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EU project to improve response to CBRN hazards

By Raed Omari - Feb 25,2014 - Last updated at Feb 25,2014

AMMAN — The EU on Tuesday unveiled a 3.9 million euro project to strengthen the capacities of the relevant authorities in Jordan, Iraq and Lebanon in dealing with chemical, biological, radiological and nuclear (CBRN) hazards.

The assistance, granted through the EU Chemical, Biological, Radiological, Nuclear Centres of Excellence (EU CBRN CoE) Risk Mitigation Initiative, will be directed to the CBRN CoE regional secretariat in the Middle East, which is located within the premises of the Middle East Scientific Institute for Security at the Royal Scientific Society (RSS).

Launched in 2010, the CBRN CoE initiative aims at addressing the mitigation of and preparedness against risks related to CBRN material and agents as well as enhancing cooperation at national, regional and international levels, and developing a common and coherent CBRN risk mitigation policy.

The “Strengthening Capacities in CBRN Event Response and Related Medical Emergency Response under Strengthened CBRN Event Preparedness” project was launched at the RSS.

During the launching ceremony, EU Ambassador to Jordan Joanna Wronecka said the overall goal of the initiative is to improve the preparedness and response capacity of countries to deal with potential threats posed by the use of chemical, biological and radioactive materials.

“The EU provides funding based on the needs identified by the partner countries themselves. It is the first project entirely by the national focal points from Jordan, Iraq and Lebanon, with the support of their technical experts and under the umbrella of the centres of excellence,” Wronecka added.

Sharif Nasser Bin Nasser, head of the CBRN CoE Regional Secretariat in Middle East, the first of eight secretariats to be established globally under the European Union’s Centres of Excellence initiative on CBRN issues, said the project will “raise the safety and security of citizens in Jordan, Lebanon and Iraq from chemical risks and accidents”, describing CBRN risks as “indiscriminate to nature, recognising no boundaries and nationalities”.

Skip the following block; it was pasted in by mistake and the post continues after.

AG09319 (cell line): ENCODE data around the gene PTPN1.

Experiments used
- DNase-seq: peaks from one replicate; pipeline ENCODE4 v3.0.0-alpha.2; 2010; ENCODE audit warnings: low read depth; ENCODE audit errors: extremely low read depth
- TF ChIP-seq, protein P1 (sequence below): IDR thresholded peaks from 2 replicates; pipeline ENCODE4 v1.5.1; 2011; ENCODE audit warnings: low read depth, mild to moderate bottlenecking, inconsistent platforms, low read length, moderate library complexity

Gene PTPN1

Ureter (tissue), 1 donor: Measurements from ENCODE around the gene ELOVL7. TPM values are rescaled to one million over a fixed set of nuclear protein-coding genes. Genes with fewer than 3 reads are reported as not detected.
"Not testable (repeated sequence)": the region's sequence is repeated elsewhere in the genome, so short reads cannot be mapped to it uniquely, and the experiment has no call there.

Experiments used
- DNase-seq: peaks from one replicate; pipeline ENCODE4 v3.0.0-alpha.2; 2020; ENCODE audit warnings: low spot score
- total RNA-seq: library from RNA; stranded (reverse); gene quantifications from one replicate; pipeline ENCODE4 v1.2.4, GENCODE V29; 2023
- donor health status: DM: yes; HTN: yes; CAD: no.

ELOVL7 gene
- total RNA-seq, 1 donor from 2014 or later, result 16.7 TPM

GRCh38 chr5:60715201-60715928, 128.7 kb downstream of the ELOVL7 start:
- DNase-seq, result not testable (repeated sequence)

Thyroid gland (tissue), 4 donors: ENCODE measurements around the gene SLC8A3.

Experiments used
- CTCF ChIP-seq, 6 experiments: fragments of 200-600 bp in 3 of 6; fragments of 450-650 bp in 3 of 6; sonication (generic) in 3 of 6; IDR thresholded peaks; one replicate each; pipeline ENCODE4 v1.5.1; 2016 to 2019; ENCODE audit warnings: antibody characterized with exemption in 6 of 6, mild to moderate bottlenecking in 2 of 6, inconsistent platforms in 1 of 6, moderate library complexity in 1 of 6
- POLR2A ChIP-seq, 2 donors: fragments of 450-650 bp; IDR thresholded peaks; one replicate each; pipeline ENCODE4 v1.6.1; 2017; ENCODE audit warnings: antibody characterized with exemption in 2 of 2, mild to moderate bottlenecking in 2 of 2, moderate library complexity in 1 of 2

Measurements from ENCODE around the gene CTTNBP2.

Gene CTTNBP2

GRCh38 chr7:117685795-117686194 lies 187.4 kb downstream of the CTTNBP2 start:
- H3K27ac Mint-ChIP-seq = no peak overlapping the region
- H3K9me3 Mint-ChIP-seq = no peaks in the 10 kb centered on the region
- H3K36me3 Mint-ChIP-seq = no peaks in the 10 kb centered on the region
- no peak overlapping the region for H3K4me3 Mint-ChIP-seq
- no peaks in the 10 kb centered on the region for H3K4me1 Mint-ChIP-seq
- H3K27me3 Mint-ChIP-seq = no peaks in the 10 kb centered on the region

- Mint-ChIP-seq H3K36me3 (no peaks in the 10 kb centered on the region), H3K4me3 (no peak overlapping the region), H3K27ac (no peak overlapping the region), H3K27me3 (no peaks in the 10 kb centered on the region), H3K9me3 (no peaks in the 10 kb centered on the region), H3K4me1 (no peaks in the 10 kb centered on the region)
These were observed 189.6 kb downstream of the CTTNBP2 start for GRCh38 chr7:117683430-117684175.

Sharif Nasser is also the managing director of the Amman-based Middle East Scientific Institute for Security, which focuses on furthering scientific and technological solutions to challenges facing the region with a specific focus on CBRN issues.

The project will be implemented by the Polish Military Institute of Hygiene and Epidemiology in collaboration with the Military Institute of Chemistry and Radiometry, FIIAPP from Spain, and the Italian FORMIT Foundation and Insubria Centre on International Security. 

The CBRN CoE network is currently present in more than 60 partner countries across the globe, grouped around eight regional secretariats: African Atlantic Façade, Central Asia, Eastern and Central Africa, Gulf Cooperation Council members, Middle East, North Africa, South East Asia and South East Europe, Southern Caucasus, Moldova and Ukraine.

The main goal of the network of regional initiatives is to develop methodology and guidelines, create an international network of CBRN expertise, facilitate cooperation among network members, establish secretariats to foster regional cooperation and support partner countries in creating their CBRN national teams.

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